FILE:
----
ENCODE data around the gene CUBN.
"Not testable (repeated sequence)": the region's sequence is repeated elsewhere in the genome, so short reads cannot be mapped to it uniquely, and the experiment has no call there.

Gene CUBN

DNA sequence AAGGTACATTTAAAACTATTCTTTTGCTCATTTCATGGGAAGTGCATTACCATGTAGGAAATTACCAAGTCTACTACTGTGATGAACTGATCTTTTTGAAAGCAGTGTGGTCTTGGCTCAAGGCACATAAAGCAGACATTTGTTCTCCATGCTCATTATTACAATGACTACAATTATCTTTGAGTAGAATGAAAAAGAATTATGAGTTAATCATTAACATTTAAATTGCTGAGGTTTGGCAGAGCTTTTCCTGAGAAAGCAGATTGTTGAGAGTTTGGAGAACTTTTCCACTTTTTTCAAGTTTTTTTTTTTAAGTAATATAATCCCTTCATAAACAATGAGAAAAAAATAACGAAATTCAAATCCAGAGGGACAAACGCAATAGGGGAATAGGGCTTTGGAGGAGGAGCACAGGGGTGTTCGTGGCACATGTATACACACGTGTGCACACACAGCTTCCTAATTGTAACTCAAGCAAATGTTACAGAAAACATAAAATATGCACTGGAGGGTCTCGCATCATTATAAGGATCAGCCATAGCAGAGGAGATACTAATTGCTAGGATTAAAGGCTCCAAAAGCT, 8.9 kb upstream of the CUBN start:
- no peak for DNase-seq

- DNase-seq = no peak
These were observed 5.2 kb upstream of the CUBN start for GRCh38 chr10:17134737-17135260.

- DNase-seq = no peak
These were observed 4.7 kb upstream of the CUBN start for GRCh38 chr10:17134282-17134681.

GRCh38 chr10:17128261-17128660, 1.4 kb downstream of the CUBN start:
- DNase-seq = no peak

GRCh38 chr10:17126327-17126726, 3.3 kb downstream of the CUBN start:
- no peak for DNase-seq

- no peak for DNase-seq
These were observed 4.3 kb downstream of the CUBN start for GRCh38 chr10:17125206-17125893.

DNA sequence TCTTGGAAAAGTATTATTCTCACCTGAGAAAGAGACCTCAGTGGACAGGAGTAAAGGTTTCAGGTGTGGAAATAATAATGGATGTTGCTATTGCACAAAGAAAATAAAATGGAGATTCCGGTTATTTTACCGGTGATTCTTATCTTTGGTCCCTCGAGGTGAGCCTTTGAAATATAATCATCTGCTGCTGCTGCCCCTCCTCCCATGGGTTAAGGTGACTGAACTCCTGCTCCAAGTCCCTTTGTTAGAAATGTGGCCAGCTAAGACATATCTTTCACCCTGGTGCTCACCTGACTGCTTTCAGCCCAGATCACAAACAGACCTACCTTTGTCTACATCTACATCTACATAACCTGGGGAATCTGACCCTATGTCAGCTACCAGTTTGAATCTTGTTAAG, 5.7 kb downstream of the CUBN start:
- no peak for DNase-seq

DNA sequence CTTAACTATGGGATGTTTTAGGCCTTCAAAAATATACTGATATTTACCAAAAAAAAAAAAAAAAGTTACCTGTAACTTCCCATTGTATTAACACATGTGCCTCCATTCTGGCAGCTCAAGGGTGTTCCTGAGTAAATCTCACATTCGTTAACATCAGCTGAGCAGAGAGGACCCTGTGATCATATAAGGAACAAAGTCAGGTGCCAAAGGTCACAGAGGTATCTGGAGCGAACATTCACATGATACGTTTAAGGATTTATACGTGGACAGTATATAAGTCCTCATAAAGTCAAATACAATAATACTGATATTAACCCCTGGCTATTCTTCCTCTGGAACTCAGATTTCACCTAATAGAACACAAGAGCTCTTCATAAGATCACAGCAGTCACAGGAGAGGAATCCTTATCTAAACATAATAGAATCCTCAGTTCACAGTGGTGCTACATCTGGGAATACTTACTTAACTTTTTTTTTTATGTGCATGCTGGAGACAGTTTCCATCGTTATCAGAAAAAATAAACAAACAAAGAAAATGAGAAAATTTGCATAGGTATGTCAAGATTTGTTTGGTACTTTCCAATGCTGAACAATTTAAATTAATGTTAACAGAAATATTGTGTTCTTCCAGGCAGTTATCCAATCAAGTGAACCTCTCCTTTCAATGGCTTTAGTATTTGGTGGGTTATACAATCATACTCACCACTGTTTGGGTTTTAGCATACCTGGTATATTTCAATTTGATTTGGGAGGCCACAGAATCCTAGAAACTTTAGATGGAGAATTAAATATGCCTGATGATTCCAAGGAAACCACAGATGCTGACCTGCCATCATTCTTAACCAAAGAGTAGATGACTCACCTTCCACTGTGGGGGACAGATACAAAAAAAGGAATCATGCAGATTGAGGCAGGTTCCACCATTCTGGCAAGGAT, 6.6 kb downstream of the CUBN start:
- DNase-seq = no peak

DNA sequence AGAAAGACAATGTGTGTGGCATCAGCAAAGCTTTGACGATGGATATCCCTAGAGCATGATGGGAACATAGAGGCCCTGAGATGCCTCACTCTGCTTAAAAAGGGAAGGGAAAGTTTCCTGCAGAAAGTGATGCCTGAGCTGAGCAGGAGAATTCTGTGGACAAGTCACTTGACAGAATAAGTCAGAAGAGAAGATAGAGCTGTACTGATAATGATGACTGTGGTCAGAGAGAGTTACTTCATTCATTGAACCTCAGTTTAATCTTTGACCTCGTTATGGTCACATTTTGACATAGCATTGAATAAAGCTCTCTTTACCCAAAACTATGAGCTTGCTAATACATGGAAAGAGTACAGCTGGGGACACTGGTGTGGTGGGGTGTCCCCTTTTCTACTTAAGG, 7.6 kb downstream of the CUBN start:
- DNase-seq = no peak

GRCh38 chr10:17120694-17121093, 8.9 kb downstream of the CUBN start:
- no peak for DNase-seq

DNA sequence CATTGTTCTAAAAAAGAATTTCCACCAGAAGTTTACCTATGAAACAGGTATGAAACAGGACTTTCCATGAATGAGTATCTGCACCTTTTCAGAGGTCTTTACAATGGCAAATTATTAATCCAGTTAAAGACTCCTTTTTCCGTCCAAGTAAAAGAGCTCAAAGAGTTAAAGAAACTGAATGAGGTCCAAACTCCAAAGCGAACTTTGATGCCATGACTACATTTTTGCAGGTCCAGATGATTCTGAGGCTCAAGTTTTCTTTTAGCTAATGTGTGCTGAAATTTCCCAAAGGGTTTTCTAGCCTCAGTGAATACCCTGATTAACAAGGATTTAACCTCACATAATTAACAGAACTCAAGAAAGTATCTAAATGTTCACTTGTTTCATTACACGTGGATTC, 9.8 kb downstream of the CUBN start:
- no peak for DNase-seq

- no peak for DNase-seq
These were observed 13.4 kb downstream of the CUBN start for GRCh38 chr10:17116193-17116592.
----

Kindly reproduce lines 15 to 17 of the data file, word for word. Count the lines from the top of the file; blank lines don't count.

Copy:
These were observed 4.3 kb downstream of the CUBN start for GRCh38 chr10:17125206-17125893.

DNA sequence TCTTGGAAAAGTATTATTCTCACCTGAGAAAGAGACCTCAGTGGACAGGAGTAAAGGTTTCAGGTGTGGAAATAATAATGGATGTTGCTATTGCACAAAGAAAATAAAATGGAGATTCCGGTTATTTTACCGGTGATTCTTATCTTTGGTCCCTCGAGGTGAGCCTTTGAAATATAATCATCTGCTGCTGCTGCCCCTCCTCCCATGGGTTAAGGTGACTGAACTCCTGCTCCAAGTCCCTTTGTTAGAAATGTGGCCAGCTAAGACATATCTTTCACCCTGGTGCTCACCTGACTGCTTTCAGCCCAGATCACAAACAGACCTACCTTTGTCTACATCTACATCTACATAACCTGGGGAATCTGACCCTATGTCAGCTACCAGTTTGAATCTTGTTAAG, 5.7 kb downstream of the CUBN start:
- no peak for DNase-seq